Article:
Many of the picturesque icebergs along Greenland’s west coast calve from two North Greenland glaciers, and as luck would have it, they share the same name!
The largest collection of icebergs in Greenland exists at the Ilulissat Icefjord, thanks to one of the fastest glaciers in the world called Sermeq Kujalleq. True to its “iceberg capital of the world” nickname, Ilulissat is home to thousands of icebergs that can be seen year round by hiking, sailing, or flightseeing.
A bit further north, another Sermeq Kujalleq glacier gives travelers in Uummannaq quite an impressive iceberg display. Here, one really can tell the seasons based on the changing icebergs. An eastern horizon with a thin white glow is the spring view while summer sees a harbor packed with towering icebergs finding their way to sea. And as the winter sea ice forms, any straggling iceberg gets frozen in place until next year, creating a great icy maze perfect for dog sledding and ice fishing.
ICEBERG HUBS IN GREENLAND
In East Greenland, the Sermilik Fjord stands just around the mountain from Tasiilaq, and it is particularly loaded with icebergs during the spring thaw. With so much ice to navigate, getting to the nearby village of Tiniteqilaaq by boat can be more of a thrilling icebreakers trip than smooth sailing! But not to worry – the alternative is a breathtaking helicopter charter that puts the entire fjord full of icebergs into view.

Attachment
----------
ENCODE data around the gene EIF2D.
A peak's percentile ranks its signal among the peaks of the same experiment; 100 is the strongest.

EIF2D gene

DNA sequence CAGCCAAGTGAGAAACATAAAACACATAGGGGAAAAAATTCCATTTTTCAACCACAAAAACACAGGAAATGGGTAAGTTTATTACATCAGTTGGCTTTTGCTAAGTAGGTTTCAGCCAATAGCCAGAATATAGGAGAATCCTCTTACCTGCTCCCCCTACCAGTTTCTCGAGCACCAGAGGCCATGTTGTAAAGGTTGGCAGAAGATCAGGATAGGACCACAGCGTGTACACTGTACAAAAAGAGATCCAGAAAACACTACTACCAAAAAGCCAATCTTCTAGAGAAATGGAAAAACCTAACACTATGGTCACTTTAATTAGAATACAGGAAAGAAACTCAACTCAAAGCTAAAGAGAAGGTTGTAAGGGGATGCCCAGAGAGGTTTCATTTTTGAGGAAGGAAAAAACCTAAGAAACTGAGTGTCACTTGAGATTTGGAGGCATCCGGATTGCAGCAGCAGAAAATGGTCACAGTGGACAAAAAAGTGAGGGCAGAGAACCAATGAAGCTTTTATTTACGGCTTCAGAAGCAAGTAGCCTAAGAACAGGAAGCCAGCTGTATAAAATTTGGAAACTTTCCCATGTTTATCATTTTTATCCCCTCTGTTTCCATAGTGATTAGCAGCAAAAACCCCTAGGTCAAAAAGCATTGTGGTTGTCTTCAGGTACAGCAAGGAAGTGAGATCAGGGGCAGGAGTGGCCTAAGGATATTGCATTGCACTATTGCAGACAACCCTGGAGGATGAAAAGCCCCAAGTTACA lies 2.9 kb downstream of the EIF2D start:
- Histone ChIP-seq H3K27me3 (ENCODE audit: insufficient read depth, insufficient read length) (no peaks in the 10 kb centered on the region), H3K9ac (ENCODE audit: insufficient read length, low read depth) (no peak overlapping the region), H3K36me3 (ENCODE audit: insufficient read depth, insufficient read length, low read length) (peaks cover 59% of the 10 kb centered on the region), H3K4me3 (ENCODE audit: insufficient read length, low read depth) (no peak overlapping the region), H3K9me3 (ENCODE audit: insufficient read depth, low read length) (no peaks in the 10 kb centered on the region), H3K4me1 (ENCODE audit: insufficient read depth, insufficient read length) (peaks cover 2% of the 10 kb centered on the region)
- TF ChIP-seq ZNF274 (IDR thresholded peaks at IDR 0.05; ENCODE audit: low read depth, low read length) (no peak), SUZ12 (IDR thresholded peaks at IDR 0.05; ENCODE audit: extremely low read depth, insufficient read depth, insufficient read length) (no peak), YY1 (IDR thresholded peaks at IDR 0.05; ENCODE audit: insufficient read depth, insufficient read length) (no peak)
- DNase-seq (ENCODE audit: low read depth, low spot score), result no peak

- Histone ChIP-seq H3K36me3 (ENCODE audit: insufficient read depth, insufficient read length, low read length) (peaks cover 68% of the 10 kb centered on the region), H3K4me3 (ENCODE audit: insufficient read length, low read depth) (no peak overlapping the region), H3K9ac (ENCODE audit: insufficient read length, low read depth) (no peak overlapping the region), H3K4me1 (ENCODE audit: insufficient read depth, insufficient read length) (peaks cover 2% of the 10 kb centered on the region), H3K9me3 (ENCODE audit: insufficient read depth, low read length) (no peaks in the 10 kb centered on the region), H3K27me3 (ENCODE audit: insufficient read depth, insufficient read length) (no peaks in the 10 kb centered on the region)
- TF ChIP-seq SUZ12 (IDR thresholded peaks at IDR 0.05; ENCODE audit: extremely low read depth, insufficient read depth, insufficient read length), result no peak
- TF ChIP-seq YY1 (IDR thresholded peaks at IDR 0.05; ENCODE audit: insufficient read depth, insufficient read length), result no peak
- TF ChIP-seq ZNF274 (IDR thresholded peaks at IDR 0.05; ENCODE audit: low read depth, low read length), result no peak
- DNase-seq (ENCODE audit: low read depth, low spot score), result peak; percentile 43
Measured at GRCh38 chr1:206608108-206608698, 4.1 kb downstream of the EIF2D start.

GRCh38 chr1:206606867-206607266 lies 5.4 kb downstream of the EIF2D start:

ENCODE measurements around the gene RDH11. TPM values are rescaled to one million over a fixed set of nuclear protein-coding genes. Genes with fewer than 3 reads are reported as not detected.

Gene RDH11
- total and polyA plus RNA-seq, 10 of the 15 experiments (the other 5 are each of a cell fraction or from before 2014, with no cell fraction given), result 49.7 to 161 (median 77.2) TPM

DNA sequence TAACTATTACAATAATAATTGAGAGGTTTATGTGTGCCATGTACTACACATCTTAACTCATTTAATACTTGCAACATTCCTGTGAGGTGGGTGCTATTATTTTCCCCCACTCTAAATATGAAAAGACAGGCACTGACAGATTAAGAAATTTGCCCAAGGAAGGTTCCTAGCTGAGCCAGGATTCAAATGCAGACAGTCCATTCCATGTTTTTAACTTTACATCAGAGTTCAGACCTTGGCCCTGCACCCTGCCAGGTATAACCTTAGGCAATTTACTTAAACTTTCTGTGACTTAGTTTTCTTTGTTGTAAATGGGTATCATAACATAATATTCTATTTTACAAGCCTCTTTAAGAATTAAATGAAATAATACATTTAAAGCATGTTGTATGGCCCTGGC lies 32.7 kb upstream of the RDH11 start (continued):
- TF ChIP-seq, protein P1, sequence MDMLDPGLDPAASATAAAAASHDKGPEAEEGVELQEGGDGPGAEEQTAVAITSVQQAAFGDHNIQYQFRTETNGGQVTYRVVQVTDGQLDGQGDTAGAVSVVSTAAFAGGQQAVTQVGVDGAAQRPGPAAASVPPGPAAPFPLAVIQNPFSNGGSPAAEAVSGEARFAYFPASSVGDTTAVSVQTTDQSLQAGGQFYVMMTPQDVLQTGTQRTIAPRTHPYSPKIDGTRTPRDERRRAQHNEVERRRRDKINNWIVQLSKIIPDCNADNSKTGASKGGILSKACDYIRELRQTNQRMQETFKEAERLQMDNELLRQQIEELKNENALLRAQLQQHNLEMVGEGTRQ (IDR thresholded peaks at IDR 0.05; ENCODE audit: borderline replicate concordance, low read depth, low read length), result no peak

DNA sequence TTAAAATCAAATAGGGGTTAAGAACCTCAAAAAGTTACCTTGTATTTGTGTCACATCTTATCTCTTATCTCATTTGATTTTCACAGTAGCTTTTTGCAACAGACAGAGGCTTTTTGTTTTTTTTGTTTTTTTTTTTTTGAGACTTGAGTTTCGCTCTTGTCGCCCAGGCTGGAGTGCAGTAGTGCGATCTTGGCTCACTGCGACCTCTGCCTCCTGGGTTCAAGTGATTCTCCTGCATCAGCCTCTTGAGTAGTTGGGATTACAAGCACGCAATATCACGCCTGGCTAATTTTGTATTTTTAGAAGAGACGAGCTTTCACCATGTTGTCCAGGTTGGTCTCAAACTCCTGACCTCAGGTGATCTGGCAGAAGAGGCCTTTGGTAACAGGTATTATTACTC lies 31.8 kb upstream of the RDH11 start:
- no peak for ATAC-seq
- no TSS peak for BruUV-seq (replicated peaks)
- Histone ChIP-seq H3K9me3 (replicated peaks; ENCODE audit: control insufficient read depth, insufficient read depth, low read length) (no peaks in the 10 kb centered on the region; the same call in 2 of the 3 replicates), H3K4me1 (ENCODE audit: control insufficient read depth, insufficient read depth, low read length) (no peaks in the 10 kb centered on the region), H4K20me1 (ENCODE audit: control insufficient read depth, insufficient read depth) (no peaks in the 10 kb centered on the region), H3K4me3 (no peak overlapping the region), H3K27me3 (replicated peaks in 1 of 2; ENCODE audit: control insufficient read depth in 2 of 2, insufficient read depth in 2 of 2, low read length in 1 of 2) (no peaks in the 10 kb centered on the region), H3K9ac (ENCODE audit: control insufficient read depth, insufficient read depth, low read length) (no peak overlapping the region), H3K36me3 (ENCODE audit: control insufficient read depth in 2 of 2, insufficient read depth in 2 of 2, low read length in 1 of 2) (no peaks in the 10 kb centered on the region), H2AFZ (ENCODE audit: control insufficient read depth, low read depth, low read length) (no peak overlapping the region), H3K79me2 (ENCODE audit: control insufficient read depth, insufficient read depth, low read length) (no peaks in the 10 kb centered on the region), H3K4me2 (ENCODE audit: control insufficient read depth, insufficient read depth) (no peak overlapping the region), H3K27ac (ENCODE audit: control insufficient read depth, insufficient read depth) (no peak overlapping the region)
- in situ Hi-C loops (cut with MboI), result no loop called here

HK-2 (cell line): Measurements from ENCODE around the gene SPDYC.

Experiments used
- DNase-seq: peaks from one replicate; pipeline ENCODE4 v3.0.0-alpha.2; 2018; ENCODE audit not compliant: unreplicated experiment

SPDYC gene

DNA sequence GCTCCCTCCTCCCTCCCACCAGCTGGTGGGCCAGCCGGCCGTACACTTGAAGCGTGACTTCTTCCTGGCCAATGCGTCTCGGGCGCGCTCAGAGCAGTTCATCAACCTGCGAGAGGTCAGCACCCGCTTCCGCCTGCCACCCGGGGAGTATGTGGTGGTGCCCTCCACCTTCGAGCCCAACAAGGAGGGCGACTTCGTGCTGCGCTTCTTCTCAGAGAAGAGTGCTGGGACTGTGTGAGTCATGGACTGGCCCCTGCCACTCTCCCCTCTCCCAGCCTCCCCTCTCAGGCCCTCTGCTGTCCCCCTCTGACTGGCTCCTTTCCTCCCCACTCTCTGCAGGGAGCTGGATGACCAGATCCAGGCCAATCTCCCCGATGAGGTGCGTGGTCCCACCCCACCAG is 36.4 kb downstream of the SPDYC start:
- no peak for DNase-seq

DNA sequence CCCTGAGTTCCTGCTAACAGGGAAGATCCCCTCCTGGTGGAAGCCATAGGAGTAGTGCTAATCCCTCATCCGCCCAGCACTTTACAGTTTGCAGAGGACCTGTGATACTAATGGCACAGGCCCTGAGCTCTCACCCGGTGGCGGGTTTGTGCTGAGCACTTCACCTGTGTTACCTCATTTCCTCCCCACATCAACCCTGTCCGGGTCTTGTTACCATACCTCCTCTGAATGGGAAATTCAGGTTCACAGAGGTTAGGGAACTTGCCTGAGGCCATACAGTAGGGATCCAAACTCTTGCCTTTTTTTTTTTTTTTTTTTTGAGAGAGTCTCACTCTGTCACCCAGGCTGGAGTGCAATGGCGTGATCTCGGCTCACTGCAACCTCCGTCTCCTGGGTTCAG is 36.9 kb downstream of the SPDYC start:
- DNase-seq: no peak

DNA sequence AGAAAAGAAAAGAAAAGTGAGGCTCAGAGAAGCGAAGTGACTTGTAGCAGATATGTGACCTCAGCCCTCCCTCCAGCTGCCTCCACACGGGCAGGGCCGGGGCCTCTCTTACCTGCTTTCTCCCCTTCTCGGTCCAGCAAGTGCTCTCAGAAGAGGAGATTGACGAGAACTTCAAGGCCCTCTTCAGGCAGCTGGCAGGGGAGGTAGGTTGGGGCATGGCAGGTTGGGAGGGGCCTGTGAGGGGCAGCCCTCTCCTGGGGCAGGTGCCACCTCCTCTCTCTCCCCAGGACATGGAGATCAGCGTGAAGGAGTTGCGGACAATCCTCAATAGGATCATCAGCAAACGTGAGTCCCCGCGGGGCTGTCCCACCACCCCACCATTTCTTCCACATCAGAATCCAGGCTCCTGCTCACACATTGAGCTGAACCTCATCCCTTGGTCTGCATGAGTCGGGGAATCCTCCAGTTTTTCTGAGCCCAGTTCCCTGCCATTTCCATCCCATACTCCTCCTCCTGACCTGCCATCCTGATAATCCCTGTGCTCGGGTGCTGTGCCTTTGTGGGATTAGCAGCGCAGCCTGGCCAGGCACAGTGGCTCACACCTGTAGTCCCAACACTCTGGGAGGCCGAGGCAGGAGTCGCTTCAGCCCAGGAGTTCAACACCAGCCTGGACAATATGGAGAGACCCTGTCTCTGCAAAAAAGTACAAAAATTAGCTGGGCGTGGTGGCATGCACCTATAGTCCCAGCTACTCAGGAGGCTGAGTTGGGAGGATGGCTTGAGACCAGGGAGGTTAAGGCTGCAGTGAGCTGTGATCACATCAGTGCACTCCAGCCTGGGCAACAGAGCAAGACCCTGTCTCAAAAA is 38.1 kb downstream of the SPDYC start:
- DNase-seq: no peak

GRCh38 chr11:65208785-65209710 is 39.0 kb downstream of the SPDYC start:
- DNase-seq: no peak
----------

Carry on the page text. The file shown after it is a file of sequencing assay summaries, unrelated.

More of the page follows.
Nuuk and Paamiut, too have their own fjords with iceberg filled waters. In short, keep one golden rule in mind – wherever a glacier meets water, one will find icebergs!
South Greenland is a special place for iceberg watching for not one, but two, phenomena! Blue ice is rampant in South Greenland, and it appears so vibrant against a backdrop of lush green hills. Also, large sheets of pack ice are truly unique to South Greenland towns like Nanortalik and Qaqortoq. Unlike a freshwater iceberg that calves from a glacier, this is frozen ocean water that has traveled all the way from the east coast.